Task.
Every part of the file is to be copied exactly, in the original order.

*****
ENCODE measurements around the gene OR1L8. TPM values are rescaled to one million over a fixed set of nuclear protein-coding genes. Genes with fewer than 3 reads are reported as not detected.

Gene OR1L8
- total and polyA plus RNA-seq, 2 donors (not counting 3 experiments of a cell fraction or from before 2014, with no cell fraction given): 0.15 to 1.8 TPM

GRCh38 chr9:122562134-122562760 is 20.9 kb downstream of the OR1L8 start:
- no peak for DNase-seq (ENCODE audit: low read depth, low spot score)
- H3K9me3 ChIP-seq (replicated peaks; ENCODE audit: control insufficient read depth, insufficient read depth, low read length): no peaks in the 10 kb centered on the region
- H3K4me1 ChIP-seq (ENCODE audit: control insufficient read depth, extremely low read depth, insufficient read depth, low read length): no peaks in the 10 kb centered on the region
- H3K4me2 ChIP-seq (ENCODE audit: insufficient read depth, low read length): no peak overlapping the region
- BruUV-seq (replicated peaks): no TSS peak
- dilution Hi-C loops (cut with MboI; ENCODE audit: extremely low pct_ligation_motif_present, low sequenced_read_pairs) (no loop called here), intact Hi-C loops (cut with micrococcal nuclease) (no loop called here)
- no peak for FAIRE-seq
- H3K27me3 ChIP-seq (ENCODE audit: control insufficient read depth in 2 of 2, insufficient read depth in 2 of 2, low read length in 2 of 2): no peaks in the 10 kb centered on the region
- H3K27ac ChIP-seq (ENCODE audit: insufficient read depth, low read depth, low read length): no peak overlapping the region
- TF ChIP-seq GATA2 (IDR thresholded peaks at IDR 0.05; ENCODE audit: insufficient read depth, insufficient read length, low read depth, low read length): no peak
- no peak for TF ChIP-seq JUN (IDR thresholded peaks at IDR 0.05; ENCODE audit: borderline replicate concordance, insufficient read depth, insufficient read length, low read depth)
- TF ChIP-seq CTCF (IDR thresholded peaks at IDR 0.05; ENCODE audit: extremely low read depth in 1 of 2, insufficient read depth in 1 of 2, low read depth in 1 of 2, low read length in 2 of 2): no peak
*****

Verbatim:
ENCODE measurements around the gene OR1L8. TPM values are rescaled to one million over a fixed set of nuclear protein-coding genes. Genes with fewer than 3 reads are reported as not detected.

Gene OR1L8
- total and polyA plus RNA-seq, 2 donors (not counting 3 experiments of a cell fraction or from before 2014, with no cell fraction given): 0.15 to 1.8 TPM

GRCh38 chr9:122562134-122562760 is 20.9 kb downstream of the OR1L8 start:
- no peak for DNase-seq (ENCODE audit: low read depth, low spot score)
- H3K9me3 ChIP-seq (replicated peaks; ENCODE audit: control insufficient read depth, insufficient read depth, low read length): no peaks in the 10 kb centered on the region
- H3K4me1 ChIP-seq (ENCODE audit: control insufficient read depth, extremely low read depth, insufficient read depth, low read length): no peaks in the 10 kb centered on the region
- H3K4me2 ChIP-seq (ENCODE audit: insufficient read depth, low read length): no peak overlapping the region
- BruUV-seq (replicated peaks): no TSS peak
- dilution Hi-C loops (cut with MboI; ENCODE audit: extremely low pct_ligation_motif_present, low sequenced_read_pairs) (no loop called here), intact Hi-C loops (cut with micrococcal nuclease) (no loop called here)
- no peak for FAIRE-seq
- H3K27me3 ChIP-seq (ENCODE audit: control insufficient read depth in 2 of 2, insufficient read depth in 2 of 2, low read length in 2 of 2): no peaks in the 10 kb centered on the region
- H3K27ac ChIP-seq (ENCODE audit: insufficient read depth, low read depth, low read length): no peak overlapping the region
- TF ChIP-seq GATA2 (IDR thresholded peaks at IDR 0.05; ENCODE audit: insufficient read depth, insufficient read length, low read depth, low read length): no peak
- no peak for TF ChIP-seq JUN (IDR thresholded peaks at IDR 0.05; ENCODE audit: borderline replicate concordance, insufficient read depth, insufficient read length, low read depth)
- TF ChIP-seq CTCF (IDR thresholded peaks at IDR 0.05; ENCODE audit: extremely low read depth in 1 of 2, insufficient read depth in 1 of 2, low read depth in 1 of 2, low read length in 2 of 2): no peak